You're also enabling each person in the relationship to contribute to financial management and planning.

You can't help your husband's credit score improve if you don't know how they're managing it, for instance.

Now that you have made the decision to set up joint accounts, you can consider sharing the load of managing them.

So if you're usually the one who pays the bills, encourage your spouse to take over those responsibilities for a few months.

That way, you both know what your money is spent on and the load of the task of paying those bills.


What is your credit score?

Your partner's credit score is a helpful indicator of how responsible he or she is with money, which may shed light on other aspects of your partner's ability to take responsibility and make smart decisions.

Also, if you plan to purchase a home or car together, a lower credit score will likely result in your being charged a higher interest rate on a car loan, mortgage or credit card.

Each of you should request a free credit report from AnnualCreditReport to not only share with one another, but to also ensure that it's accurate and up to date.

You'll be able to review your credit reports from each of the three credit bureaus and see whether any misinformation needs correcting.


Do we need or want a prenup?

If you're coming into a marriage with significant wealth, or are divorced with children from a previous marriage, yes, you may want to consider a prenup.

The prenup is essentially a contract outlining how assets will be divided should the marriage end.

Similarly, a post-nuptial agreement can be signed after the wedding, outlining how property and assets would be divided.

Top Items Covered By Prenup Agreement

Both the prenup and postnup require you to disclose your financial situation, which can strengthen your relationship.


Will we keep separate checking accounts or establish a joint account? What about credit cards?

While there are several different ways to approach your finances as a couple, many financial experts offer the following tips for combining finances:

  • Open a joint checking account to use for shared expenses, like paying the mortgage and groceries and your upcoming vacation.
  • Keep individual checking accounts in addition to the joint account.
  • If your salary is much lower—or higher—than your partner, you may want to contribute an equal percentage (but different dollar amount) of each of your incomes to the joint account to pay for essentials.
  • Transfer an agreed-upon portion of your paycheck into your personal checking account for holiday gifts, clothing, or other personal splurges that fit within your budget.

Spending & Budgeting


What is the most you'd be willing to spend on shoes, a car, a vacation?

You already have an inkling into your partner's spending personality, but it's important to gain a true understanding of whether he or she is a saver or a spender at heart.

Finding out how much he or she would spend on luxury items is a good indication of their overall approach to spending—and how reckless they may be when it comes to money.

And be sure to discuss any expensive hobbies.

If your partner is obsessed with the finer things in life, it's a good idea to get a handle on the spending that comes along with his or her passion.

Even small obsessions—Legos, video games, makeup, or handbags—can add up.

You don't want to get into arguments about limiting your partner's hobby… but you do want to make sure that he or she spends responsibly, even in areas that are very tempting.

Use a budgeting app to determine how much “fun money" you each have every month to spend on these hobbies and splurges.


How much do you earn?

Don't act like that's a dumb question!

A large percentage of people couldn't correctly identify how much their partner earns and many were even off by $25,000 or more.

It's important to know exactly how much income you will have as a household before you combine finances as a couple.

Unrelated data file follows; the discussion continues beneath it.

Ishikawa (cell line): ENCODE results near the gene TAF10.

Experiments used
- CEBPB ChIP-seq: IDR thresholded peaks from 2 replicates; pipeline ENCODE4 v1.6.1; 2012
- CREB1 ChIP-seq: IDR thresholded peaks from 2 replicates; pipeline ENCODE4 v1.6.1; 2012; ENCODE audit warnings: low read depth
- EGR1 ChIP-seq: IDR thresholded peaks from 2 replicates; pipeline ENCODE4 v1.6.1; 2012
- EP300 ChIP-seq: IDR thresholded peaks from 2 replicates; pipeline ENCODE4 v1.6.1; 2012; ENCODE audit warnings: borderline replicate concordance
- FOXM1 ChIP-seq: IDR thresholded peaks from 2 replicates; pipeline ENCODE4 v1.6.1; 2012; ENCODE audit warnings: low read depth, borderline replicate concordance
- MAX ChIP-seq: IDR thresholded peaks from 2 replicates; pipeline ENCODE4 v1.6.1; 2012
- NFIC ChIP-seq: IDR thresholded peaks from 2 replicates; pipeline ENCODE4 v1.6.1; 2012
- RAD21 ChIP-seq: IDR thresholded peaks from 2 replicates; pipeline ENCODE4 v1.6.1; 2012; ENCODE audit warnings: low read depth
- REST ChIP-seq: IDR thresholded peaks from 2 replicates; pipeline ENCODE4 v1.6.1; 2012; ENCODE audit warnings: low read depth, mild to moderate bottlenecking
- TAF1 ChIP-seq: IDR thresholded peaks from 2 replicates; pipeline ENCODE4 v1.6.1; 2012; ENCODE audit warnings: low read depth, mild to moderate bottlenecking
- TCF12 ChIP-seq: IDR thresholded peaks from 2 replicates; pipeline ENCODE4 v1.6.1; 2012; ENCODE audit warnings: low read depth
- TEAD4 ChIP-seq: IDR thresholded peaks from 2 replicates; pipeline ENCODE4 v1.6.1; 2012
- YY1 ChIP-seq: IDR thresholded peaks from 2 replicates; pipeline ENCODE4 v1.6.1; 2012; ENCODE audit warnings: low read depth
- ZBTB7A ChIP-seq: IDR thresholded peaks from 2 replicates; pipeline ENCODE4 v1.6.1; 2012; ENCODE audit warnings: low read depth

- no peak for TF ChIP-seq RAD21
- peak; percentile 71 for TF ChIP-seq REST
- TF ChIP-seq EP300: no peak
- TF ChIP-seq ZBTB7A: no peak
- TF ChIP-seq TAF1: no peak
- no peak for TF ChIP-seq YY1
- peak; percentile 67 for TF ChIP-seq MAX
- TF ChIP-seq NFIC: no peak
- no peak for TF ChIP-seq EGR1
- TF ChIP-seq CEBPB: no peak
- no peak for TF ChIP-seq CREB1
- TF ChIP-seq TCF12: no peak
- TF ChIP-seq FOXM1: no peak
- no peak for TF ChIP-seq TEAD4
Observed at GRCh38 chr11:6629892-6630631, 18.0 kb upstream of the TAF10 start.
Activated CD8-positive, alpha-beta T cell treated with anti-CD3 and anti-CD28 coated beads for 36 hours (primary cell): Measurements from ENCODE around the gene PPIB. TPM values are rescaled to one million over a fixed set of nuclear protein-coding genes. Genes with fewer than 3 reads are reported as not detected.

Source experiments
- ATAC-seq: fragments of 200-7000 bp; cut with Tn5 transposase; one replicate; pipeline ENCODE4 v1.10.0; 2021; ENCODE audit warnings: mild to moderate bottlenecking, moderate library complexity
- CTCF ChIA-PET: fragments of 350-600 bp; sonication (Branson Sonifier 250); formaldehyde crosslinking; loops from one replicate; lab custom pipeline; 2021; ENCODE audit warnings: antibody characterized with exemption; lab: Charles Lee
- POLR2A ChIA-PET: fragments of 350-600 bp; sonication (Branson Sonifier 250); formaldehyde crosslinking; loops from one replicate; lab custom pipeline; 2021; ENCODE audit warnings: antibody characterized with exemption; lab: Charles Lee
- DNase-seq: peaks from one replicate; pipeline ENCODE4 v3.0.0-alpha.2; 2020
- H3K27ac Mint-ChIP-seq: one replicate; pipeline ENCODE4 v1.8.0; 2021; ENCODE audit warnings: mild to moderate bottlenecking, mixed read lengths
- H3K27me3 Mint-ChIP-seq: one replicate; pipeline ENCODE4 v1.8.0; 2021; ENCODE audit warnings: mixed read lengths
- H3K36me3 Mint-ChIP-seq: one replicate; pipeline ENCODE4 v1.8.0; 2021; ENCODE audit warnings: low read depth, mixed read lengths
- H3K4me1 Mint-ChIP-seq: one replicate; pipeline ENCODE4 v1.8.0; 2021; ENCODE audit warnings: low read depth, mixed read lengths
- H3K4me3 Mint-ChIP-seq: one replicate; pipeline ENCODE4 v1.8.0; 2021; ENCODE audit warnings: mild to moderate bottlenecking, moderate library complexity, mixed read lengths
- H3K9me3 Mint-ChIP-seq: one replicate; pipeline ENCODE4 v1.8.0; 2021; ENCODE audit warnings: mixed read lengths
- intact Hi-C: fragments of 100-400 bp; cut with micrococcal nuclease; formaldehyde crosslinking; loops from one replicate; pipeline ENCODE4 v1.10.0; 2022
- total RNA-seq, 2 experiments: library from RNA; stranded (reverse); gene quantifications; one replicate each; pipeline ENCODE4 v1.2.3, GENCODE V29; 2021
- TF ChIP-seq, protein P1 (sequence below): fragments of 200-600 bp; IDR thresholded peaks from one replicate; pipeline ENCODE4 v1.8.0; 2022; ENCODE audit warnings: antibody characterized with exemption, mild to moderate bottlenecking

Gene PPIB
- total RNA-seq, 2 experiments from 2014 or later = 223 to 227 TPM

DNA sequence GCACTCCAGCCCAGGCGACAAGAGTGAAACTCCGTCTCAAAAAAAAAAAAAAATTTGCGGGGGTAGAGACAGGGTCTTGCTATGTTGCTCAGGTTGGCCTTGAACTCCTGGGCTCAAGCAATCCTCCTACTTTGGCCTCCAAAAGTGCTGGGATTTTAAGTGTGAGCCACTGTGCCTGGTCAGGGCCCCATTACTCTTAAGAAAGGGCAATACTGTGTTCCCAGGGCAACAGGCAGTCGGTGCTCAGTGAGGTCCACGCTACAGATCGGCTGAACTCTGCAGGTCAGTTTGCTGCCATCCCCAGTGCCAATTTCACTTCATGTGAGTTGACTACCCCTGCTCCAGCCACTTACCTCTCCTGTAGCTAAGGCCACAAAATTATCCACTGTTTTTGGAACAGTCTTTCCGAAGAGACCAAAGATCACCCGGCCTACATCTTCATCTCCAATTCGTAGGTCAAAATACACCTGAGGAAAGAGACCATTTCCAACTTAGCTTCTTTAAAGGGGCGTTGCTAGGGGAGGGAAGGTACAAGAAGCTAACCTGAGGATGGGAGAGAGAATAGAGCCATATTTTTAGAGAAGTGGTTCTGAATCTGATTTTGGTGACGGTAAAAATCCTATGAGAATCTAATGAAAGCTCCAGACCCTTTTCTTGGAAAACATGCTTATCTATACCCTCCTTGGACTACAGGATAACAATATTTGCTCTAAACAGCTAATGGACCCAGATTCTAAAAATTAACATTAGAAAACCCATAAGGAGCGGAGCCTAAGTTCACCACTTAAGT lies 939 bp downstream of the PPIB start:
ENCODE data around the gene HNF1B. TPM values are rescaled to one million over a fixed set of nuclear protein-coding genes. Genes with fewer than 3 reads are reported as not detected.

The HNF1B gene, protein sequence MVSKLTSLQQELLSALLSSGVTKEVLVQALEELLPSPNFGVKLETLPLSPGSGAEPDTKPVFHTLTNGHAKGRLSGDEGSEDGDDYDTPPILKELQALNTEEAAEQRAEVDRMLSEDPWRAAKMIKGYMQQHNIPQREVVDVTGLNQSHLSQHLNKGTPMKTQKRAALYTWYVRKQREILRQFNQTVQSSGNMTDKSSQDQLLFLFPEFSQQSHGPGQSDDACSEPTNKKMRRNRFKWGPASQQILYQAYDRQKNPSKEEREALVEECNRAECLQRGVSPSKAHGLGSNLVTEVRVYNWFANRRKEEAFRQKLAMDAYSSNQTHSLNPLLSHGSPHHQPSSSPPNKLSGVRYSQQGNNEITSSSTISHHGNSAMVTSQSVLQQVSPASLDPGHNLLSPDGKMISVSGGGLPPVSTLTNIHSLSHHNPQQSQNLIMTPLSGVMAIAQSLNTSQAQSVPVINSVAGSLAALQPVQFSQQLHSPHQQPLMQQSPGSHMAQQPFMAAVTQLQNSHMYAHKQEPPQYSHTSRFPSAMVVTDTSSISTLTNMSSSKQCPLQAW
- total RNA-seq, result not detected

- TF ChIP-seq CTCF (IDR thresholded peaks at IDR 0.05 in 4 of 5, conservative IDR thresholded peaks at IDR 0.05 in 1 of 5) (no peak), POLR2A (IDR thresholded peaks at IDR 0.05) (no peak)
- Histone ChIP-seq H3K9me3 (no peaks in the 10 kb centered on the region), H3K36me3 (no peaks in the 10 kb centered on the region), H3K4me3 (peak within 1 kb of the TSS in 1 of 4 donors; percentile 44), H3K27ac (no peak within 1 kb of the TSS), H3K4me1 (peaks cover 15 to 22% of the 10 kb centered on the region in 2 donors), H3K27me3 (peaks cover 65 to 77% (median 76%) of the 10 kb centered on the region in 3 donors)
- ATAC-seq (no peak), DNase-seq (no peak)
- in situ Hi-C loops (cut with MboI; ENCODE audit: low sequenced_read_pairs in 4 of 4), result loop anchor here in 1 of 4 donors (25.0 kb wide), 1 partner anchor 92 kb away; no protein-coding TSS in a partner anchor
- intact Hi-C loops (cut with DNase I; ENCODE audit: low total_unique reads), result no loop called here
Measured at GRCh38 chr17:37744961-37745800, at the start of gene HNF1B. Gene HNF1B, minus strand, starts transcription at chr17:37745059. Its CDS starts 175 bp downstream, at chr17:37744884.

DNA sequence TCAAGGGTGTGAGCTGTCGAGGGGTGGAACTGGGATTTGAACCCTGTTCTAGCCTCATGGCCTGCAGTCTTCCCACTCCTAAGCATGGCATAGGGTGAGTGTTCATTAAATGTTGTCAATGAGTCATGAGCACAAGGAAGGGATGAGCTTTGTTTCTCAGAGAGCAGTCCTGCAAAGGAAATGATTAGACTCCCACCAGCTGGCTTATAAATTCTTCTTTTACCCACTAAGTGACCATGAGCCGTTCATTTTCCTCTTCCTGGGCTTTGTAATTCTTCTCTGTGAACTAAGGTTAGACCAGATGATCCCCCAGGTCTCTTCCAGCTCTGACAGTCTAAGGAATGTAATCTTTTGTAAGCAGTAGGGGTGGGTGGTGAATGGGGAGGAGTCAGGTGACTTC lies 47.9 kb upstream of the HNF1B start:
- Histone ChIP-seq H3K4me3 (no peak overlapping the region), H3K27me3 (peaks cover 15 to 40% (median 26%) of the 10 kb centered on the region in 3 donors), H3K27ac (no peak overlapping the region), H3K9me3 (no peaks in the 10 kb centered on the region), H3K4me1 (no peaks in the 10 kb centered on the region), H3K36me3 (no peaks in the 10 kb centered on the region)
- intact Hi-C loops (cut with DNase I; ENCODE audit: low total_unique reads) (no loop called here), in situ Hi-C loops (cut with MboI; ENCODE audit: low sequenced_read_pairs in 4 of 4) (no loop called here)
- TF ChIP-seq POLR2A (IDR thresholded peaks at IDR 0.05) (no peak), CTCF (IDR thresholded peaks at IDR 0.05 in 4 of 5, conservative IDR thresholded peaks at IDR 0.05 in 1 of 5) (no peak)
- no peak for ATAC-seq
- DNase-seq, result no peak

Not 100% sure?

Get out your most recent pay stubs and do the math.

Your household income determines your lifestyle, such as:

  • Where you will live
  • What kind of vacations you can afford to take
  • How many children you can afford, and whether you be able to send them to private school if you so wish

Which expenditures do we need to discuss before purchasing?

It can be difficult to suddenly need a partner's “permission" before making a purchase.

After all, you don't want to feel like a child requesting your parent's permission to buy a coveted toy.

Come up with a dollar amount—say $300—that if the purchase exceeds, you agree to discuss as a couple before making the purchase.

Establishing Shared Financial Goals


Have you started to save for retirement?

You'll gain a good sense of how future-oriented your partner's thinking is by finding out their thoughts on retirement.

Don't fret if your significant other is way behind you in terms of savings for the future, especially if you are younger and time is still on your side.

The key is how willing he or she is to ramp up investments for the future (once you have a plan in place to tackle any outstanding debt, of course).

Knowing what your respective retirement account balances look like will also inform your lifestyle in the coming years as you buckle down to ramp up your retirement savings.

If you're both in the blessed position to have ample accounts, you can afford to live a little knowing that you'll be financially OK as you age.


What are our one-year, five-year, and 10-year financial goals?

Each of you should sit down and make a list of individual short- and long-term money goals, such as paying off credit card debt, heading back to school, or saving for a down payment on a house.

Do this individually, then compare the two lists.

It's okay if your lists aren't exactly the same. But before combining your finances, be sure that you can create a combined list outlining short-term and long-term financial goals about which you are both in agreement.

The answers to the questions are just as important as having the conversation

To keep finances from getting in the way of harming your relationship, you should schedule regular date nights every few months to review your budget and reaffirm your shared financial goals.

This will give you the opportunity to calmly discuss your financial roadmap when you're not in the heat of the moment, upset about a late credit card payment, or seemingly unnecessary splurge on the part of your spouse.

Money is one of the most common causes of arguments among partners.

That's why having open and honest conversations about finances is important to strengthen your relationship and help your partnership in the long haul.